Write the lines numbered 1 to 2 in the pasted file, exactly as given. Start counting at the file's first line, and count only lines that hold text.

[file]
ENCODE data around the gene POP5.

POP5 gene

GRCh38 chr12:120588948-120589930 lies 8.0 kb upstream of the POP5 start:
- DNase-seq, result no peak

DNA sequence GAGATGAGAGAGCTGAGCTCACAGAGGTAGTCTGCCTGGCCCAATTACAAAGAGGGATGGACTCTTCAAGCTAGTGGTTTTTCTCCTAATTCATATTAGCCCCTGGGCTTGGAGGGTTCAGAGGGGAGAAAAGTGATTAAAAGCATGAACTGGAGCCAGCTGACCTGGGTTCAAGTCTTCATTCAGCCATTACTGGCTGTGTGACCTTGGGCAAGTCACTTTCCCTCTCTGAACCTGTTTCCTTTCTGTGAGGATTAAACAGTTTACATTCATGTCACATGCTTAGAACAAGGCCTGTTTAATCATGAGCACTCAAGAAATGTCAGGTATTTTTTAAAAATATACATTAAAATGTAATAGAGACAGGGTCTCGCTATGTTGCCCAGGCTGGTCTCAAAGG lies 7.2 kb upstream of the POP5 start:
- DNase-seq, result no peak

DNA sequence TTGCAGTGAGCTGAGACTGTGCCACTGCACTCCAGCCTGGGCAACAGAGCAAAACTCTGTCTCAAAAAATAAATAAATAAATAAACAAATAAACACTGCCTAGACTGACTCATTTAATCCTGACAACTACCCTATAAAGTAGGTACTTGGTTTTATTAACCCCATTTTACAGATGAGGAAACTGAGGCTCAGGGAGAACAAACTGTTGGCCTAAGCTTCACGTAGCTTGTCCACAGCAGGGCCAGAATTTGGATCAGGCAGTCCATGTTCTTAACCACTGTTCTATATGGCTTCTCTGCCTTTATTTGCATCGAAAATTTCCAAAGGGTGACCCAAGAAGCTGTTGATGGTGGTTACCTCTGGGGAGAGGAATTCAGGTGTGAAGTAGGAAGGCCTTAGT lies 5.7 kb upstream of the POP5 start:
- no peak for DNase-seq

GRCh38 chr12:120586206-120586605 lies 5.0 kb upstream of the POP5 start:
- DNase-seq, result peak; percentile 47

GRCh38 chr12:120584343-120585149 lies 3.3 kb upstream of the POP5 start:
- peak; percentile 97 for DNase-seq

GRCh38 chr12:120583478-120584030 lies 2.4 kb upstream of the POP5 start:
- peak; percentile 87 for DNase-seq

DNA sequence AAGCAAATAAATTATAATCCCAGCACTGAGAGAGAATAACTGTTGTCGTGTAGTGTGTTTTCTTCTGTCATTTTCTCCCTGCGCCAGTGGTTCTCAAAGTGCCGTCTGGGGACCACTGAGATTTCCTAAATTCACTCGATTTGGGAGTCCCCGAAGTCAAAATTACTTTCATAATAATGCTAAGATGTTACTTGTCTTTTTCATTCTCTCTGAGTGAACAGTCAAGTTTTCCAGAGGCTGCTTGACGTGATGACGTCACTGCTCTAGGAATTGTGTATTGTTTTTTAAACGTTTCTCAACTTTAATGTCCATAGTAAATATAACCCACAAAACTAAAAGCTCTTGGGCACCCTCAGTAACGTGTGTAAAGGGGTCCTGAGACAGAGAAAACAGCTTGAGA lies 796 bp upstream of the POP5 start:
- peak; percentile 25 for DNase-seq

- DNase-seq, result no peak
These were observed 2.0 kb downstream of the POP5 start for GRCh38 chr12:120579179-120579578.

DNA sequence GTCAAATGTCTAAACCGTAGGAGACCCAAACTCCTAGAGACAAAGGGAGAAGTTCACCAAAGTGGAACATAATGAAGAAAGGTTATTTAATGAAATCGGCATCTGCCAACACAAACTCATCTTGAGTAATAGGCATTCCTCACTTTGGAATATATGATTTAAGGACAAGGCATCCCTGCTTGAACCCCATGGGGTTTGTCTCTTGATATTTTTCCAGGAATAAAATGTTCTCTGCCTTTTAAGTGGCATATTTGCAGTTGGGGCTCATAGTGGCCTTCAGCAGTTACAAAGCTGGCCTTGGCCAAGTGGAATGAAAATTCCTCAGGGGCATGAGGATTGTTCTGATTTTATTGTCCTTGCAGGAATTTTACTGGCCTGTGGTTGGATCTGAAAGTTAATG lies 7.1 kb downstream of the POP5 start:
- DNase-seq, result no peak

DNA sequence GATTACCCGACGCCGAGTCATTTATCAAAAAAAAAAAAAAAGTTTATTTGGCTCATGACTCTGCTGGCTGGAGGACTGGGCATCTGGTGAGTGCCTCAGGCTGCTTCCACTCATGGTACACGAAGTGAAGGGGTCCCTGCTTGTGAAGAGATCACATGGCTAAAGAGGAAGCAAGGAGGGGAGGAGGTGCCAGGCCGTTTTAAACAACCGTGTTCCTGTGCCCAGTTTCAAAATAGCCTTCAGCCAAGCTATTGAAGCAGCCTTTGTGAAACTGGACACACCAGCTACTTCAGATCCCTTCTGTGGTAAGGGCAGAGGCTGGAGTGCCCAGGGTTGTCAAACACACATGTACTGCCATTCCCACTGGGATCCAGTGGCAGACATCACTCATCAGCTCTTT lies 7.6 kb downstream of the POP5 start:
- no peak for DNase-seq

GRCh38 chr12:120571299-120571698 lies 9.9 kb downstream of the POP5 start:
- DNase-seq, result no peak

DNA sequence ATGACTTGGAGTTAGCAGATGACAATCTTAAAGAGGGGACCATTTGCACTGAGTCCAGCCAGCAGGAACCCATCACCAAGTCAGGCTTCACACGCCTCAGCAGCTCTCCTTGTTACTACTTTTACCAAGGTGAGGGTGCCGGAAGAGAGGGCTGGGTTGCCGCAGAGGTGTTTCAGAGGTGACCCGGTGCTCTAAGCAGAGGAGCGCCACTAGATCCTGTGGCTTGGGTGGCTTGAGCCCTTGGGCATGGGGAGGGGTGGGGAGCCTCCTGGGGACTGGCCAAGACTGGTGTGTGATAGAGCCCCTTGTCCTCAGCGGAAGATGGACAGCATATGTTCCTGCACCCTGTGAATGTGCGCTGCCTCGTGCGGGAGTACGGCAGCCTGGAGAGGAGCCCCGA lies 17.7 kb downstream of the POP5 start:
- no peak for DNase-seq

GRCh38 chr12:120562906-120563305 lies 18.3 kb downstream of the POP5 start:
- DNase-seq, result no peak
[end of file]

ENCODE data around the gene POP5.

POP5 gene